House Bill 170 Motor Fuel Changes


  • Beginning July 1, 2015, the current prepaid state tax component (representing a 3% motor fuel tax and 1% sales tax) will be eliminated

  • House Bill 170 changes state motor fuel tax to a single state motor fuel excise tax

  • The state excise tax rate will be 26 cents/gallon for most fuel types (gasoline, LPG, and special fuels including CNG), except for diesel which will be 29 cents/gallon

  • Aviation gasoline will continue to be subject to a 1 cent/gallon excise tax when sold to a licensed distributor, 26 cents otherwise

  • Please reference House Bill 170 for further information

  • How is state motor fuel tax changing due to House Bill 170?

    HB170 eliminates the prepaid state motor fuel tax. HB170 also changes the motor fuel excise tax rate and provides that motor fuel excise tax will be the only statewide motor fuel tax imposed, although local taxes will continue to apply.

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  • What is the new state motor fuel tax rate beginning July 1, 2015?

    The excise tax rate is 26 cents/gallon for gasoline, LPG, and special fuels including CNG. The excise tax rate is 29 cents/gallon for diesel. The excise tax rate is 26 cents/gallon for aviation gasoline, except when sold to a licensed distributor which will be 1 cent/gallon.

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  • How does House Bill 170 affect local taxes on motor fuel (prepaid local sales tax)?

    House Bill 170 imposes a $3.00 cap on the average retail sales price used to calculate the prepaid local tax rate. The Department will continue to publish a semi-annual bulletin listing the average retail sales price used to calculate prepaid local tax.

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  • Which motor fuel excise tax exemptions expire July 1, 2015?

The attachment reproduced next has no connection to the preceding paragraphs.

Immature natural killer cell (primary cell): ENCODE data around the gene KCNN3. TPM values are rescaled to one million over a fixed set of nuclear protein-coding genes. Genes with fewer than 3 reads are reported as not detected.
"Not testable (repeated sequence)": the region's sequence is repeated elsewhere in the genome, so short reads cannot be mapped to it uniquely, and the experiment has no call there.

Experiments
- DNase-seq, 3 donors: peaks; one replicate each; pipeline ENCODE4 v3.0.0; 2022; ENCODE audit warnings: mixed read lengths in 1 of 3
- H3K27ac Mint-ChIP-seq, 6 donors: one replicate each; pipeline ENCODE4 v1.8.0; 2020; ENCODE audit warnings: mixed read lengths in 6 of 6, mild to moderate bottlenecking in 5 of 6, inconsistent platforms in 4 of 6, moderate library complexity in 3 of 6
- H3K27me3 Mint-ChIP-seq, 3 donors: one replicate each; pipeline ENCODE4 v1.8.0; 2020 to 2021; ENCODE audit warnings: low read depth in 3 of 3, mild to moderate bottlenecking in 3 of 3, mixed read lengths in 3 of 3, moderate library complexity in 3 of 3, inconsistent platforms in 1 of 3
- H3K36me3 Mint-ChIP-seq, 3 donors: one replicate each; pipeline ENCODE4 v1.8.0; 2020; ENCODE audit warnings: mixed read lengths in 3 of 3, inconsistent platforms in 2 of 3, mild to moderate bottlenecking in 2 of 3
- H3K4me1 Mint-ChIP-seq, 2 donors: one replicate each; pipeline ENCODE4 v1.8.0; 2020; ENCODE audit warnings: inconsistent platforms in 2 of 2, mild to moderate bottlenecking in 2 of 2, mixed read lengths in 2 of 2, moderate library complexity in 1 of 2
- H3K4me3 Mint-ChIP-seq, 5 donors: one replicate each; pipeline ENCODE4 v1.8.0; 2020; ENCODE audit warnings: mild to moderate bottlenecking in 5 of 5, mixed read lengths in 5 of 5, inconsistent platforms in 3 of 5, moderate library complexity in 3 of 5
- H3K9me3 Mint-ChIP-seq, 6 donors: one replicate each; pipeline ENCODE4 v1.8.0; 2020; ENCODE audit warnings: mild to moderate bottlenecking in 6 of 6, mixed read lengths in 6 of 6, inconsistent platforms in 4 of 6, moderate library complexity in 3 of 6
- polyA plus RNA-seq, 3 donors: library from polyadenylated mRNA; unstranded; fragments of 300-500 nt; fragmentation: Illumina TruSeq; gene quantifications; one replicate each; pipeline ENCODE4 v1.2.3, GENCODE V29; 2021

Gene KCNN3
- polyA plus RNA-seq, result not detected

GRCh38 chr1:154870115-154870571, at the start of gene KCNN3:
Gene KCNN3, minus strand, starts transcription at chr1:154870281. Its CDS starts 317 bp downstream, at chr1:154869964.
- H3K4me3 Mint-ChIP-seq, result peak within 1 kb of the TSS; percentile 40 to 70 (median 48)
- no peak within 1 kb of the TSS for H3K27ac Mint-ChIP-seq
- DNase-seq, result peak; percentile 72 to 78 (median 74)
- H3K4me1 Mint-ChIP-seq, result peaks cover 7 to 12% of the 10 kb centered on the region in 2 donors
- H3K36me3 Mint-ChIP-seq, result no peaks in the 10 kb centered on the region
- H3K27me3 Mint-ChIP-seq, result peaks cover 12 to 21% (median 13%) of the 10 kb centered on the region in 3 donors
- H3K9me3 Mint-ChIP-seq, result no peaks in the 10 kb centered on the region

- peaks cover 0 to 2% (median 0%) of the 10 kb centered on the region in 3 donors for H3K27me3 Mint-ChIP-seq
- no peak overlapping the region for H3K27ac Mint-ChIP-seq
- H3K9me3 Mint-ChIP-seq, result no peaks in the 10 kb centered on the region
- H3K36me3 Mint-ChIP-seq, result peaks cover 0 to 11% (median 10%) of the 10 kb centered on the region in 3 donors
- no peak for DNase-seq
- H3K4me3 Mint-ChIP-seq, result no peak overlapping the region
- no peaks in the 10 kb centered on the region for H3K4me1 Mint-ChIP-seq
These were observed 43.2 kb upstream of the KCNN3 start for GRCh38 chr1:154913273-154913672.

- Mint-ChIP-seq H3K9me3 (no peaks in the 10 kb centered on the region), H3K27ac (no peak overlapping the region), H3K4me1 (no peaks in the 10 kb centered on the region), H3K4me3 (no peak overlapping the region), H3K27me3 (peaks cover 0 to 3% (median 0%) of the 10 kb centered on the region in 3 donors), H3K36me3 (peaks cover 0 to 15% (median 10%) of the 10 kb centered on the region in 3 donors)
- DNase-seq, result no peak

Certain exemptions from state motor fuel tax were already set to expire on June 30, 2015 and such exemptions were not renewed under House Bill 170. Entities that have been using these exemptions will be subject to the motor fuel excise tax beginning July 1, 2015

    • Public mass transit vehicles owned by public transportation systems receiving certain federal funding (O.C.G.A. § 48-9-3(10)(A)
    • Vehicles operated by a public campus transportation system (O.C.G.A. § 48-9-3(10)(B)

    • Public school systems purchasing motor fuel for the operation of school buses (O.C.G.A. § 48-9-3(11)

      *However, to the extent that such entities are exempt from sales tax under O.C.G.A § 48-8-3, the sale or purchase of motor fuel to these entities will continue to be exempt from prepaid local

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  • What are the changes on State sales tax and motor fuel?

    Effective July 1, 2015, sales of motor fuel are exempted from the 4% state sales tax. But sales of motor fuel, other than gasoline, for purposes other than propelling motor vehicles on public highways will be fully subject to the state sales tax, this includes jet fuel.  State sales tax is not imposed on motor fuel used to propel motor vehicles on the public highway. 

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  • How does House Bill 170 change the taxation of jet fuel purchased by qualifying airline?

    Effective July 1, 2015 the 1% state sales and use tax exemption provided under O.C.G.A. § 48-8-3(33.1)(A) for the sale or use of jet fuel to or by a qualifying airline at a qualifying airport is repealed. Therefore, all taxable sales of jet fuel will be subject to the full 4% State sales tax rate. Additionally, beginning with July 2015 sales tax returns, all taxable jet fuel sales will be required to be reported separately by county (changes are being made to ST-3 to accommodate reporting). 

    Please note:

    *Jet fuel is not subject to motor fuel tax if delivered and pumped directly into wing of aircraft.   

    *Jet Fuel is used in racing fuel. Leaded racing fuel is considered non-taxable, unleaded racing fuel is taxable.

    *General Rule: The sale or use of jet fuel for highway use in diesel engines is subject to motor fuel excise tax, and local sales and use tax. 

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